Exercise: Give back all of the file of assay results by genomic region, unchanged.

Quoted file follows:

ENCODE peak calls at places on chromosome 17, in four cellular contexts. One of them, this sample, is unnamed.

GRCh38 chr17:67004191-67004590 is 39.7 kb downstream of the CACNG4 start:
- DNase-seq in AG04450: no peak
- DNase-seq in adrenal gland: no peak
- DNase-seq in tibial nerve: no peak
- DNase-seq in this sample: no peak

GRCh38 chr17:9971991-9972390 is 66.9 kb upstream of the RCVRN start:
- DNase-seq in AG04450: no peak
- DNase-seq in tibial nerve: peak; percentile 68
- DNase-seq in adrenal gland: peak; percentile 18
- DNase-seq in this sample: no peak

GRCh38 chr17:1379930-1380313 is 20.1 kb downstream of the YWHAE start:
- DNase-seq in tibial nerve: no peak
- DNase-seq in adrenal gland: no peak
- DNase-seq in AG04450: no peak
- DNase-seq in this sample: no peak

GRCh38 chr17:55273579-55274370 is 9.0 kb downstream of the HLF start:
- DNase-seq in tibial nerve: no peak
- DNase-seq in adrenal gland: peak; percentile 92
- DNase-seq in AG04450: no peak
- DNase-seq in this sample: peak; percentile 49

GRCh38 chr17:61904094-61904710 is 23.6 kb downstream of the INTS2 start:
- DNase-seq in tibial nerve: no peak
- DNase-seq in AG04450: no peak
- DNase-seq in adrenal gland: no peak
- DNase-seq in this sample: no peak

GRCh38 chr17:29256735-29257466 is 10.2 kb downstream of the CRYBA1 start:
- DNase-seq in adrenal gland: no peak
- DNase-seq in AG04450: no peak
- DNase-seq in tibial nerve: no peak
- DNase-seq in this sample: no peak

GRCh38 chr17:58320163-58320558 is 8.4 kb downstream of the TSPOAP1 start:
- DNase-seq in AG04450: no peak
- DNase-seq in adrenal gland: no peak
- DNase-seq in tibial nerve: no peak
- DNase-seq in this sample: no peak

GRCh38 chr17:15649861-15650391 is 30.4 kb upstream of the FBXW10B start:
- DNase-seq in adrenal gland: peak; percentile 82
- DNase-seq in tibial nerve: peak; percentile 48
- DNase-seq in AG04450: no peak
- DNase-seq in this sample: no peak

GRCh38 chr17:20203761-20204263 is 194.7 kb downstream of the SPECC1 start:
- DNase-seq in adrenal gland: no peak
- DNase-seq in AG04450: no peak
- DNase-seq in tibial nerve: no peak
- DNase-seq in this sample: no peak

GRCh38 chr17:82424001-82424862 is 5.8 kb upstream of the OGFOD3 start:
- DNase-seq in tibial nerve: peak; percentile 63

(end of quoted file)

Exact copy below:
ENCODE peak calls at places on chromosome 17, in four cellular contexts. One of them, this sample, is unnamed.

GRCh38 chr17:67004191-67004590 is 39.7 kb downstream of the CACNG4 start:
- DNase-seq in AG04450: no peak
- DNase-seq in adrenal gland: no peak
- DNase-seq in tibial nerve: no peak
- DNase-seq in this sample: no peak

GRCh38 chr17:9971991-9972390 is 66.9 kb upstream of the RCVRN start:
- DNase-seq in AG04450: no peak
- DNase-seq in tibial nerve: peak; percentile 68
- DNase-seq in adrenal gland: peak; percentile 18
- DNase-seq in this sample: no peak

GRCh38 chr17:1379930-1380313 is 20.1 kb downstream of the YWHAE start:
- DNase-seq in tibial nerve: no peak
- DNase-seq in adrenal gland: no peak
- DNase-seq in AG04450: no peak
- DNase-seq in this sample: no peak

GRCh38 chr17:55273579-55274370 is 9.0 kb downstream of the HLF start:
- DNase-seq in tibial nerve: no peak
- DNase-seq in adrenal gland: peak; percentile 92
- DNase-seq in AG04450: no peak
- DNase-seq in this sample: peak; percentile 49

GRCh38 chr17:61904094-61904710 is 23.6 kb downstream of the INTS2 start:
- DNase-seq in tibial nerve: no peak
- DNase-seq in AG04450: no peak
- DNase-seq in adrenal gland: no peak
- DNase-seq in this sample: no peak

GRCh38 chr17:29256735-29257466 is 10.2 kb downstream of the CRYBA1 start:
- DNase-seq in adrenal gland: no peak
- DNase-seq in AG04450: no peak
- DNase-seq in tibial nerve: no peak
- DNase-seq in this sample: no peak

GRCh38 chr17:58320163-58320558 is 8.4 kb downstream of the TSPOAP1 start:
- DNase-seq in AG04450: no peak
- DNase-seq in adrenal gland: no peak
- DNase-seq in tibial nerve: no peak
- DNase-seq in this sample: no peak

GRCh38 chr17:15649861-15650391 is 30.4 kb upstream of the FBXW10B start:
- DNase-seq in adrenal gland: peak; percentile 82
- DNase-seq in tibial nerve: peak; percentile 48
- DNase-seq in AG04450: no peak
- DNase-seq in this sample: no peak

GRCh38 chr17:20203761-20204263 is 194.7 kb downstream of the SPECC1 start:
- DNase-seq in adrenal gland: no peak
- DNase-seq in AG04450: no peak
- DNase-seq in tibial nerve: no peak
- DNase-seq in this sample: no peak

GRCh38 chr17:82424001-82424862 is 5.8 kb upstream of the OGFOD3 start:
- DNase-seq in tibial nerve: peak; percentile 63